Susan Williams samples its culinary delights
If you’re a skiing enthusiast heading for the French Alps, Lyon is a great entry point, especially as there is a winter flight direct from Belfast. However if skiing is not your thing and your idea of sport is inclined towards fighting your way through a seven course tasting menu, Lyon is definitely the place for you.
There are three very good reasons to visit Lyon. La Presqu’île, Vieux Lyon and La Croix-Rousse – they’re the reason Lyon is listed as a UNESCO World Heritage site. Together they make up the city’s old quarters and sit at the meeting of the rivers Rhône and Saône. However the best reason for going is the food – Lyon is a gastronomic superstar and knows it.
Vieux Lyon, Presqu’île, La Croix – Rousse
These three areas define the city and together make up its heart. They represent Lyon’s history and have been faithfully preserved.
Vieux Lyon occupying one of the two hills – Fourvière has impressive Roman remains, Renaissance buildings and the Basilica is a landmark for everyone.
Across the river, the other hill, La Croix- Rousse contains reminders of Lyon’s prominence as a major silk producer.
In between is the Presqu’île, an area dominated by 19th century buildings and wonderful shops.
Food, Glorious Food
For many however, the main reason for coming to Lyon is its food. The Lyonnaise consider their city to be the gastronomic capital of the world. And who’s to argue – at the last count it had 14 Michelin restaurants. In Lyon everything is gourmandise – something for the eyes, always for the taste.
The Mères Lyonnaises
Whilst the gastronomic delights of Lyon have been known for centuries, they owe much of their fame to a group of women known as the ‘Mères Lyonnaises’, or Lyon Mothers. Their story begins in the late 19th and early 20th centuries when prominent bourgeois families had to let go of their cooks. Some of these former domestic employees went to work in restaurants or set up business themselves.
Mère Filloux became famous by adding dishes to the menu of her husband’s café, which later became a prestigious restaurant.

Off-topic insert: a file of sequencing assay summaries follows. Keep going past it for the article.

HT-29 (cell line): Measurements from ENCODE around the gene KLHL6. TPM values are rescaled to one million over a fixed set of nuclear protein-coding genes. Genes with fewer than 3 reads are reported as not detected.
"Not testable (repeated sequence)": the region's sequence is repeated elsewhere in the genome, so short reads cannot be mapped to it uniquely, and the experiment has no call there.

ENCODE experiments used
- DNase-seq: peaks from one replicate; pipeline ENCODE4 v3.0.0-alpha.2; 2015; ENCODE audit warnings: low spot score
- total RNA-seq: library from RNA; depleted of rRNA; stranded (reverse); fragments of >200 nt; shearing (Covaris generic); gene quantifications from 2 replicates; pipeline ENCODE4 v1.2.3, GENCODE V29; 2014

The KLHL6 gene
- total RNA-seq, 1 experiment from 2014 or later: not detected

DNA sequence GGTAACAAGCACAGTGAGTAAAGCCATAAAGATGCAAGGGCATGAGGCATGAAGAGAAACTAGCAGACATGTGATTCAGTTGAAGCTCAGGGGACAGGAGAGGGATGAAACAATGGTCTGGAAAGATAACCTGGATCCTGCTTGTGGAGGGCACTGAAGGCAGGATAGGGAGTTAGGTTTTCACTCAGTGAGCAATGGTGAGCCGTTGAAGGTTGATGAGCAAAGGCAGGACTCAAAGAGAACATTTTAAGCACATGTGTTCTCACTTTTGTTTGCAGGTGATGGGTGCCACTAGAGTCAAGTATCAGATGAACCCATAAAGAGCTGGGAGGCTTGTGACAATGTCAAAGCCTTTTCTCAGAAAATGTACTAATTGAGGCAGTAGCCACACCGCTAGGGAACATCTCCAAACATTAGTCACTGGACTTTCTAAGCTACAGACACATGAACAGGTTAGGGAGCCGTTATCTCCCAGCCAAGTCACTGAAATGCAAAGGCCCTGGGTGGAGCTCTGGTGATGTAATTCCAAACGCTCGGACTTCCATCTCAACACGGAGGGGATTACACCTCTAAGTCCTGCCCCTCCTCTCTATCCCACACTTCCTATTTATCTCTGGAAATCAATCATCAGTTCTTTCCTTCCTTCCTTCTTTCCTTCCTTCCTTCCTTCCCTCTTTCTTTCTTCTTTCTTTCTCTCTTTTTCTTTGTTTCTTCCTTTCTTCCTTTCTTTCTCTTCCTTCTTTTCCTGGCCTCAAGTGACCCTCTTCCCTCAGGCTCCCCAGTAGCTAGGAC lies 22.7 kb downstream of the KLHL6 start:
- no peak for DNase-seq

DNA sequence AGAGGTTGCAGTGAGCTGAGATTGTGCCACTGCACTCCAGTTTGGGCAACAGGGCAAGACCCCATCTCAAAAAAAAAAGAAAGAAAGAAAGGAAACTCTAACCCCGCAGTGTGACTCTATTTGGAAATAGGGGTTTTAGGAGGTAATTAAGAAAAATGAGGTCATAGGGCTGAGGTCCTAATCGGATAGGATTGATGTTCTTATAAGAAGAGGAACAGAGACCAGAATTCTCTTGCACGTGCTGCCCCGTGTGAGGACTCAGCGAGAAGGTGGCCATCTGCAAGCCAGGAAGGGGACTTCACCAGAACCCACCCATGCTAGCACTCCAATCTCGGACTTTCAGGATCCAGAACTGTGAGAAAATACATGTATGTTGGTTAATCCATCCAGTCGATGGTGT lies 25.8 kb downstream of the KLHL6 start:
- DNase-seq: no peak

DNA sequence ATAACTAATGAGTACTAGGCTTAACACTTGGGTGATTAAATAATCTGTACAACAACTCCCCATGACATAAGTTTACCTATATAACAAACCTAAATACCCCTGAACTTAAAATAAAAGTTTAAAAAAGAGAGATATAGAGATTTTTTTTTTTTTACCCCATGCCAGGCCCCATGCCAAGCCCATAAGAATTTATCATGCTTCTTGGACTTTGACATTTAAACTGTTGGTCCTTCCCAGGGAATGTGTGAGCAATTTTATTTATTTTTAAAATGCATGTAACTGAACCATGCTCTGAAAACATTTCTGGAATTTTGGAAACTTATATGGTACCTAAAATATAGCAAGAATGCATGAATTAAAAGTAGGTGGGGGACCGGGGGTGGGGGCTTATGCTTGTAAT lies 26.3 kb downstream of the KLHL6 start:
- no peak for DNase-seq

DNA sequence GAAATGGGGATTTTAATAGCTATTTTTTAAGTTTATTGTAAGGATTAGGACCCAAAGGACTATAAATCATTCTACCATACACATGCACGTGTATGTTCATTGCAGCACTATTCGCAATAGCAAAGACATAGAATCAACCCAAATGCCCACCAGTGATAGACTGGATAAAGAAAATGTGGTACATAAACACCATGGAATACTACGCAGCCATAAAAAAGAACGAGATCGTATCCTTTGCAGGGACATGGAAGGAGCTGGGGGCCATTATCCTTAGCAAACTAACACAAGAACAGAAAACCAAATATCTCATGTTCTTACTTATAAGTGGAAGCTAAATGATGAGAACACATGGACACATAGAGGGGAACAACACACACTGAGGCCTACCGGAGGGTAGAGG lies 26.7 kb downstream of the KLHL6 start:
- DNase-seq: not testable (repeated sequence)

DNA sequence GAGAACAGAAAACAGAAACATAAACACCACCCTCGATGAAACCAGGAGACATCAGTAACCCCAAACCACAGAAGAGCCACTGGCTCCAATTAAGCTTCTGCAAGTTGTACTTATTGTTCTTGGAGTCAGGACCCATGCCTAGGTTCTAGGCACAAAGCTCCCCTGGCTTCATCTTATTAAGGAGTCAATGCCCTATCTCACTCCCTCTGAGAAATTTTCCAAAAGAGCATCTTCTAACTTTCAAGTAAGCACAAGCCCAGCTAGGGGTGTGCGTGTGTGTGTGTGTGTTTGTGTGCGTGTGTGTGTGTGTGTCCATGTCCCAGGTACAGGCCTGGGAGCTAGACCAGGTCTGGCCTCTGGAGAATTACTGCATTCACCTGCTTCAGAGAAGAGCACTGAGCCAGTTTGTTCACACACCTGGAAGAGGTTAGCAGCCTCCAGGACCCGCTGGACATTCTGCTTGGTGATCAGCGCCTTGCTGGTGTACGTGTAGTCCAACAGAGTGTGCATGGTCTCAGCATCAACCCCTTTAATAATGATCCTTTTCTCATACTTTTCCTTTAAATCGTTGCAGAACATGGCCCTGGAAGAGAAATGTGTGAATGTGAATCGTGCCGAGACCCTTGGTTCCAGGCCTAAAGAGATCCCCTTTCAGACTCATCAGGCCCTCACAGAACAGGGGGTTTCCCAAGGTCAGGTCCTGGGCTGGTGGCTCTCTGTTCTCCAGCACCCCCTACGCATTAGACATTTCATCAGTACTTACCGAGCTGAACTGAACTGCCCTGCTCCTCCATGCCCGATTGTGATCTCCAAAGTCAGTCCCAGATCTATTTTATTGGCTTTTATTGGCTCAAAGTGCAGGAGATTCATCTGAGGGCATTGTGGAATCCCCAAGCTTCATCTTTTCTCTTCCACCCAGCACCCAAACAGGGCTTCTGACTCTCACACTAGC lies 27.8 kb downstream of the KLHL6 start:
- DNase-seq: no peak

Mère Brazier carved a place for herself in Lyon’s culinary history by becoming the first woman to receive three Michelin stars.
The origin of the term ‘bouchon’ as the traditional little Lyon restaurants are called goes back to the days when inns that served wine outside meal times did their advertising by hanging a truss of straw on their signboards. This sign was associated with the normal stopping points of stagecoaches. So whilst the horses were being rubbed down with straw, coach drivers could go in for a drink. Their dishes were often, and still are quite fatty, and heavily centred on offal. Le Bouchon des Filles and Le Jura are good examples of the type.
Aside from tripe sausages you could try quenelles – little fish dumplings. Local Côtes du Rhône is the wine of choice.
Did I hear that correctly? Plat du Jour, was that really roast lung! This truly is poor man’s food, elevated to a fine art.
Headed up by Paul Bocuse, other front runners include Le Neuvième Art and in the Metropole.
Eating out in Lyon is not just about traditional bouchons and Michelin stars. There are affordable contemporary options run by up-and-coming chefs – Thomas Restaurant is a hit.
Two streets worth mentioning are Rue Mercière and Rue des Marronniers. Whilst the purists might regard them as a bit touristy, they’re both regarded as worthy restaurant destinations as is the famous market Halles de Lyon.
Where to stay
There are plenty of luxury options – Cour des Loges, Grand Hôtel des Terreaux, Hotel le Royal……
For somewhere more affordable, Mama Shelter Lyon.
Near Ponte Bonaparte, in an impressive building hidden from the street is a small pied-à-terre, sleeps 2.
Maguy (Air bnb)
Aer Lingus flies direct from Dublin.
Easy Jet also flies direct, problem is there’s only one flight a week. If you haven’t got a week the answer is to fly from Belfast and back to Dublin with Ryan Air from Grenoble (Isère).
Photography courtesy of Lyon Tourist Office and Convention Bureau.